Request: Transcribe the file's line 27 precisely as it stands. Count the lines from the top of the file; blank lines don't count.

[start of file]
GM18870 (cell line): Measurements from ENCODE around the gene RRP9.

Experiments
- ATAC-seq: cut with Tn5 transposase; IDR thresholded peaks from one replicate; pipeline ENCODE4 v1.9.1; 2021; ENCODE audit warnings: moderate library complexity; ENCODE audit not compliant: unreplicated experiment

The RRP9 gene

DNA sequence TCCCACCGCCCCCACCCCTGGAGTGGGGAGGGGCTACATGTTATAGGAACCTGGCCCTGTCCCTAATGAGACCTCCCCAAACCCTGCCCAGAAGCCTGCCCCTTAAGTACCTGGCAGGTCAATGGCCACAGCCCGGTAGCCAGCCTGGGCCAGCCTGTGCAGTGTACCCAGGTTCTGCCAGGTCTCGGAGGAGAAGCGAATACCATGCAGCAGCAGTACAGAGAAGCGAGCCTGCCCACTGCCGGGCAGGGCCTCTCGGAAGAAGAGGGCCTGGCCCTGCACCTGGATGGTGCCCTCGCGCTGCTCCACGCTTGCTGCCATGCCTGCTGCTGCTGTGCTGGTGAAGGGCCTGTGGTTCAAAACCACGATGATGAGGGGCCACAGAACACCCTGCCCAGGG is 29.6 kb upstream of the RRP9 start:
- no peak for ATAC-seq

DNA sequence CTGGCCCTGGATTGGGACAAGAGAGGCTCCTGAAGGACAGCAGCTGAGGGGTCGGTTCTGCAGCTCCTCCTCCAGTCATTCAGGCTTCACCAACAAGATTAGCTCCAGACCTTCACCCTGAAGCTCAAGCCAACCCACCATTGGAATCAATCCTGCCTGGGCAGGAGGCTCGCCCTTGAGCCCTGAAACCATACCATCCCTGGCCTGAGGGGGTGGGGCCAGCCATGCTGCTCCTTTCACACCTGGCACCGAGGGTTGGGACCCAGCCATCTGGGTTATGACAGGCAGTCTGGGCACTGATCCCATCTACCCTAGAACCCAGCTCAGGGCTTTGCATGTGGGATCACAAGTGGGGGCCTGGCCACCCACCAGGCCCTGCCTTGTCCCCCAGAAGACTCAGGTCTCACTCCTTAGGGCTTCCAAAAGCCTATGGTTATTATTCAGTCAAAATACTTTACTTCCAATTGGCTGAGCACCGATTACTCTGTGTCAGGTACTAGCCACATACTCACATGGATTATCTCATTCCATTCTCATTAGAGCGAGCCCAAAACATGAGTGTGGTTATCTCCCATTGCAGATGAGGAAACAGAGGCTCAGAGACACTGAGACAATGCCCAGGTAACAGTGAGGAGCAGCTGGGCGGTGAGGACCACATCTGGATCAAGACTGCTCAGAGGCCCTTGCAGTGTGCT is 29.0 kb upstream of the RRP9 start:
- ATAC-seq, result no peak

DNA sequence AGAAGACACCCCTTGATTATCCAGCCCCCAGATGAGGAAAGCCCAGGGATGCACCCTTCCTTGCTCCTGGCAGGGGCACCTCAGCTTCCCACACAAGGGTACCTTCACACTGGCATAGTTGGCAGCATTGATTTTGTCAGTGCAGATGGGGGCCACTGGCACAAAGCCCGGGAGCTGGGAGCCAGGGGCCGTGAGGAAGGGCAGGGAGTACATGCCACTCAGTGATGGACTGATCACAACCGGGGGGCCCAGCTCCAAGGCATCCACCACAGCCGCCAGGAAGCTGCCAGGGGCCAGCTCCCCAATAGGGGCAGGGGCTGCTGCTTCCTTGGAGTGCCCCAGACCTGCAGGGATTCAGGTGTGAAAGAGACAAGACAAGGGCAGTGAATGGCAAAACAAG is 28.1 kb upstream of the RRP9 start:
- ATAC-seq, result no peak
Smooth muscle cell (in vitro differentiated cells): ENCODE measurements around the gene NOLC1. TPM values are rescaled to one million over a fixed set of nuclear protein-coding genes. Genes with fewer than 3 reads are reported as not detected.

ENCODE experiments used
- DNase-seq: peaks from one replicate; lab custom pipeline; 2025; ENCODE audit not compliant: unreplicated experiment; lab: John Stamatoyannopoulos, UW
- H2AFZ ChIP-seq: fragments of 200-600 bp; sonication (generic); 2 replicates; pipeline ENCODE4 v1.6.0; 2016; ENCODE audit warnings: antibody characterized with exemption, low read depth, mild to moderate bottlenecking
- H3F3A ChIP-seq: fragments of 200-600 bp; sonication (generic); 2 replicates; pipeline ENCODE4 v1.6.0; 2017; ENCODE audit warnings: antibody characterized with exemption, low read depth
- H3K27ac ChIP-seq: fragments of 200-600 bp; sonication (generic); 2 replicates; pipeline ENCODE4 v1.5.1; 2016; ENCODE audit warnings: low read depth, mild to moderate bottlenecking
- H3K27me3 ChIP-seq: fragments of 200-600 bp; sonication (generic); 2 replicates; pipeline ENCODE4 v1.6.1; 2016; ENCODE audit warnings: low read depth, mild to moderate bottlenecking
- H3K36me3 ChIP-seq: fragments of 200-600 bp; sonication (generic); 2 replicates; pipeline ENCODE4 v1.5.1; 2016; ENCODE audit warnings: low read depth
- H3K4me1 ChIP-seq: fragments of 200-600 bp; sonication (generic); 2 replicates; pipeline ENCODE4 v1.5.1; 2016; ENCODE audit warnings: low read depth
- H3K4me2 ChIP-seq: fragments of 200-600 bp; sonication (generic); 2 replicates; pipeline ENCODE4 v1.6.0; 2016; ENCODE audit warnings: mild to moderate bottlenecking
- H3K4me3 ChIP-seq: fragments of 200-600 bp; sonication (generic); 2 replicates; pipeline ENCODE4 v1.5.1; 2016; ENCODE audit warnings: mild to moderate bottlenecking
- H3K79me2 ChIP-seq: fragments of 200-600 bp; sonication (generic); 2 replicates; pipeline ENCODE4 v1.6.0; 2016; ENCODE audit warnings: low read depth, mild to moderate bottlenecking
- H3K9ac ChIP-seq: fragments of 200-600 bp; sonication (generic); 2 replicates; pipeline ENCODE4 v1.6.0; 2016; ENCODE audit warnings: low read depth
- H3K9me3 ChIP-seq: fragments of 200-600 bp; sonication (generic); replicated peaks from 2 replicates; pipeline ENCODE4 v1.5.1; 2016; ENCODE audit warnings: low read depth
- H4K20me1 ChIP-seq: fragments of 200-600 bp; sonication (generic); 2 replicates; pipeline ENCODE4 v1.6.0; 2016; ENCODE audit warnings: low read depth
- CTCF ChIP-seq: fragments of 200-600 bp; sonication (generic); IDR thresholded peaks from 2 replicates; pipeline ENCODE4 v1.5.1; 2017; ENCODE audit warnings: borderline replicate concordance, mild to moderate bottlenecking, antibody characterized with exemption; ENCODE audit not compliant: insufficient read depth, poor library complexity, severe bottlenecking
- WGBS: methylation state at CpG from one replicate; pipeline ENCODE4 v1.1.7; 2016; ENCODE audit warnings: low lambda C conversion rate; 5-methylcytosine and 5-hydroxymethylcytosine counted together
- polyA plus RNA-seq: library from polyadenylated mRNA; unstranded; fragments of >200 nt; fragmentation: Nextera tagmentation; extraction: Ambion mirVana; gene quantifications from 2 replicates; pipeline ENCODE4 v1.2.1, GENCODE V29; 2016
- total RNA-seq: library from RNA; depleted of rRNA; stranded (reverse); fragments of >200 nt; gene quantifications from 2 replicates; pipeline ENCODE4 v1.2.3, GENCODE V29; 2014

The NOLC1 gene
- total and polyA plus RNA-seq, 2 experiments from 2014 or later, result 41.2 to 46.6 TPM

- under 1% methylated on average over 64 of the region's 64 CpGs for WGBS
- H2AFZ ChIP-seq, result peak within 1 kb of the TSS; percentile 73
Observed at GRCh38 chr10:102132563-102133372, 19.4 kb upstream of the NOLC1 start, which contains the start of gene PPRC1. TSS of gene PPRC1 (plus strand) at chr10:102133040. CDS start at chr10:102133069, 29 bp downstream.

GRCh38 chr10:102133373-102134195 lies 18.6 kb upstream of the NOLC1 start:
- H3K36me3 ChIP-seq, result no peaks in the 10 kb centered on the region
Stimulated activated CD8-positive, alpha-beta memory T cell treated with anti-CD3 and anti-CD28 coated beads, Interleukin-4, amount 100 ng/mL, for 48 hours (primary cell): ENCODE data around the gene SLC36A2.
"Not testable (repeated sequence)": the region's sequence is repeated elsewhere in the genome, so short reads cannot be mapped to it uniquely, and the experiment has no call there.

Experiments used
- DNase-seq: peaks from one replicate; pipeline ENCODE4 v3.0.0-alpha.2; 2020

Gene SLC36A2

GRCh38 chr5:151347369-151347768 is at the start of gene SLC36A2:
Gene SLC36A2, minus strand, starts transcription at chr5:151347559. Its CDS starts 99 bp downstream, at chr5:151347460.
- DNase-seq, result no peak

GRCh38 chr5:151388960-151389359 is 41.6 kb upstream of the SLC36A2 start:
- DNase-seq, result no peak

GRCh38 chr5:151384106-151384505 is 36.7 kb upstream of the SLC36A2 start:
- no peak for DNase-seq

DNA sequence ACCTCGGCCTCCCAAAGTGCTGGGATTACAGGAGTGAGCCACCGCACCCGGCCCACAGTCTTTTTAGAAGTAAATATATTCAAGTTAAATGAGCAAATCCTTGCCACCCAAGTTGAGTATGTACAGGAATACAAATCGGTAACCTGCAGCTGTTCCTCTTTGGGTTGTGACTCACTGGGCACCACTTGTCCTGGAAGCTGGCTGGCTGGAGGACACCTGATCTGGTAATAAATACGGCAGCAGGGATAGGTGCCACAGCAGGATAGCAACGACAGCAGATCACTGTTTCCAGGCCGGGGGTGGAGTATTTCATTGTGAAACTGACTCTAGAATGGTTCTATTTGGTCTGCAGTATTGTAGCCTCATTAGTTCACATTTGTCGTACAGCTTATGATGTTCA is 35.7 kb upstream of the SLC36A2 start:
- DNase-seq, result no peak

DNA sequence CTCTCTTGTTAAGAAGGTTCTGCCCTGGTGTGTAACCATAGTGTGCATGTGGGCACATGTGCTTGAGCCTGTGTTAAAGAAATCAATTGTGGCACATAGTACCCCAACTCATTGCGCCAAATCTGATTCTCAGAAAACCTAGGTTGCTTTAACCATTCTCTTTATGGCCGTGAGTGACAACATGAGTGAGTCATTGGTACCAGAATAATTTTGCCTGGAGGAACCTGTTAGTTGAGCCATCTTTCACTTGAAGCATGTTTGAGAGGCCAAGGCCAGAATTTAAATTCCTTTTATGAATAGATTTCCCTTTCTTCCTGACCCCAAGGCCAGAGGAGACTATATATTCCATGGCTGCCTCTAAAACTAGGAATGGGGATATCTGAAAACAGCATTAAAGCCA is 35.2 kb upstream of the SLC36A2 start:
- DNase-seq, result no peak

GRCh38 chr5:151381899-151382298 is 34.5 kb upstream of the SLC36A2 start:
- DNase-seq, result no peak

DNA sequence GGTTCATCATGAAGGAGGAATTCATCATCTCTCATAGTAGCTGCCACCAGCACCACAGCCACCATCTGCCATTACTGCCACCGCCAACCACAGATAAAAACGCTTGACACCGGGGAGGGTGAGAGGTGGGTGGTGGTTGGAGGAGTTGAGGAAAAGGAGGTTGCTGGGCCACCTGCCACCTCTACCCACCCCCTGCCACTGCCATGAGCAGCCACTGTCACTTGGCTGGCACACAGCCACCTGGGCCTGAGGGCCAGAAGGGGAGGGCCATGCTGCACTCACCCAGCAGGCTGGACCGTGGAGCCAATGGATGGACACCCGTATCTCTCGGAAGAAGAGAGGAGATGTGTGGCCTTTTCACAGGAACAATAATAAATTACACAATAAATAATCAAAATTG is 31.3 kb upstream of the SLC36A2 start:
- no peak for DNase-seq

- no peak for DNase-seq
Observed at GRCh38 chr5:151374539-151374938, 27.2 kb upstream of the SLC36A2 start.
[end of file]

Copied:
- WGBS: methylation state at CpG from one replicate; pipeline ENCODE4 v1.1.7; 2016; ENCODE audit warnings: low lambda C conversion rate; 5-methylcytosine and 5-hydroxymethylcytosine counted together